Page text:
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This is Part 9 of the series Money on Your Mind. We want to help expand financial education and make you the best at saving money. We all have different financial personalities, some of us like to spend, some of us like to save. Why is this? And how does it affect our money management?
I’ll admit that I can be a bit of an emotional spender. If I’m feeling down, that pint of ice cream and new makeup brand look equally appealing to try. While I actively try to work against this habit, the gratification spending gives me is a temptation that is often hard to resist. Given my personal habits, I was surprised when I found out other people can match the satisfaction I get from spending when they save money! Now, a question arises: are you a spender or a saver?
What Makes Savers and Spenders Different?
Dealing with money is an inherent part of existing in the modern world. It connects almost every part of people’s lives including work, hanging out with friends, and even just maintaining basic human needs like food and shelter. Obviously, everyone is different. Knowing how deep-rooted money is in our lives makes it easy to see why money can be such an emotionally charged subject and why people have vastly different mindsets when it comes to spending and saving.
There are two main buckets that people can be categorized as: spenders and savers. What’s the difference? Typically, spenders tend to get more pleasure from spending money, while savers feel more gratified from saving up. The real enigma is understanding why a difference between the tendencies and feelings of the two groups exists in the first place.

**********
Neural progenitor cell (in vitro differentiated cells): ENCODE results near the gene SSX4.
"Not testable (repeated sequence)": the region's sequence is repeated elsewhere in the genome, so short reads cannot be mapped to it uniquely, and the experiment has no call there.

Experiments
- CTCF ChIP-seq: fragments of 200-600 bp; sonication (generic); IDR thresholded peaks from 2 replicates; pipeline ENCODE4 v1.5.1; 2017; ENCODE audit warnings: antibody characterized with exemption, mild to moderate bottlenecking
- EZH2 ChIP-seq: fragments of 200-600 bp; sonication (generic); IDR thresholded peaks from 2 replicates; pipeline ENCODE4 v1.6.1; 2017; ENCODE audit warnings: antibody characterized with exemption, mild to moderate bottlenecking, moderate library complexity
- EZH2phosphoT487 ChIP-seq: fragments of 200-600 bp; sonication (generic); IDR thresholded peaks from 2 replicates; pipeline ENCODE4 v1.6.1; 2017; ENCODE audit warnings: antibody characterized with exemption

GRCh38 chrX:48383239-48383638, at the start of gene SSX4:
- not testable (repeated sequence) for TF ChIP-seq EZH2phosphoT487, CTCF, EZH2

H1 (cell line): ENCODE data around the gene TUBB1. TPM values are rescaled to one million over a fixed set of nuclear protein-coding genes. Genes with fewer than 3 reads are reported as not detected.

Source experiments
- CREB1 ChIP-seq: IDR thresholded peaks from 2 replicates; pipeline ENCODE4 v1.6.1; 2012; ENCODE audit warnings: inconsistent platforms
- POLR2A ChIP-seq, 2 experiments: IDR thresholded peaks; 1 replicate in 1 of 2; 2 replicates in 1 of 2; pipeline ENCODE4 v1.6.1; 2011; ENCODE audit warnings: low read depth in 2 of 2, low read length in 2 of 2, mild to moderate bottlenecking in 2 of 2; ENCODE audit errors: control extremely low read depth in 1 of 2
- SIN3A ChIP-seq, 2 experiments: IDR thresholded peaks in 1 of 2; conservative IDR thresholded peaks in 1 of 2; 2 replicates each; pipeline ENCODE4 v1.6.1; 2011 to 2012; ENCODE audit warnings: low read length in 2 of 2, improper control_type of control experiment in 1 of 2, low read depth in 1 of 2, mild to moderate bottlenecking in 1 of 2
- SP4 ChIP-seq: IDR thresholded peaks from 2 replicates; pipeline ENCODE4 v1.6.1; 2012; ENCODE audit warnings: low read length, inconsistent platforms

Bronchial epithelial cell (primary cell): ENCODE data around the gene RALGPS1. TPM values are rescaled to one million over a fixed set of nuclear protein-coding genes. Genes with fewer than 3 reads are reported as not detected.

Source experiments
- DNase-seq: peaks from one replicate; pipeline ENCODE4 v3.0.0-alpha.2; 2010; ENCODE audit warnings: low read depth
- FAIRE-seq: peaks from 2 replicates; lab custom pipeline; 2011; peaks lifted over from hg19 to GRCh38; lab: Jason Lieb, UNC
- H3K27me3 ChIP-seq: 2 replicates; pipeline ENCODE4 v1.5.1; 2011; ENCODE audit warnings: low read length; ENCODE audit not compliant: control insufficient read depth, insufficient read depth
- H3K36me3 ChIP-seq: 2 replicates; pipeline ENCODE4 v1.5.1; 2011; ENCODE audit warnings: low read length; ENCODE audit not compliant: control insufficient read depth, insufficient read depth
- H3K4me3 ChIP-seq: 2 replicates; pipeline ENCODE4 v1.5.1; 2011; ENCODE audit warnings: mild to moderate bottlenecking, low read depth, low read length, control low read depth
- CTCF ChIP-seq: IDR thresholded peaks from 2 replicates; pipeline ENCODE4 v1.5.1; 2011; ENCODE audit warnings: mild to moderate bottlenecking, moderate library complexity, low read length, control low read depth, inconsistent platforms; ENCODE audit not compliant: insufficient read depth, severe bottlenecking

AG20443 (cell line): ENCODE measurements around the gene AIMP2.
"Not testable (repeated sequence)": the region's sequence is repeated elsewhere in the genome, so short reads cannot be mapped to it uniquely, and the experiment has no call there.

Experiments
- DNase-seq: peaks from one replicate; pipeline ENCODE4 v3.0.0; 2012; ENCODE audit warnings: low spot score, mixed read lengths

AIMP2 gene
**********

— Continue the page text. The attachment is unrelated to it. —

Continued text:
The answer is surprisingly simple: your mindset. Your mindset dictates how you feel about money, and thus how you spend it. A study published in 2019 details that spenders tend to treat money as a “means to an end,” while savers consider money as “an end in itself.” In other words, spenders see and will utilize money as a pathway to achieve goals, while savers are more attached to their money and see the possession of money as the true goal.
Analogously, another study asserts money has two main attributes. Money can be used as a tool to accomplish tasks and objectives, but it can also be considered a “drug” due to its personal value and gratification during acquisition.
Spenders usually focus on the benefits of their purchase, rather than the money they have spent. On the other hand, savers tend to focus on the fact that they are losing money and can downplay or lose sight of the advantages of their purchase.
Your Financial Personality and the Brain
Whether you’re a spender or saver will impact how your brain deals with money. Both spenders and savers activate a part of the brain called the **medial orbitofrontal cortex,** which helps dictate how willing you are to commit to a purchase.
If you’re a saver, you may naturally steer away from spending because spending money can be somewhat of a fear. Parting with money can be painful, and I mean this literally when it comes to savers. The insula, a part of your brain that reacts to pain, disgust, or fear, lights up more when savers make a purchase. Knowing that there is a physical difference in the brain’s reaction of savers and spenders, it makes sense why savers experience more fear when shopping than spenders do.
Since money can instill powerful emotions of fear and pain in savers, it also makes sense that money has an opposing effect on spenders. Even if spenders previously decide against a purchase, the final decision to make the purchase can be extremely tempting to spenders and influence them to make a purchase on the spot. Spenders don’t feel the extent of the pain and restriction that savers feel, pushing spenders to buy more.
How Can This Impact Your Life?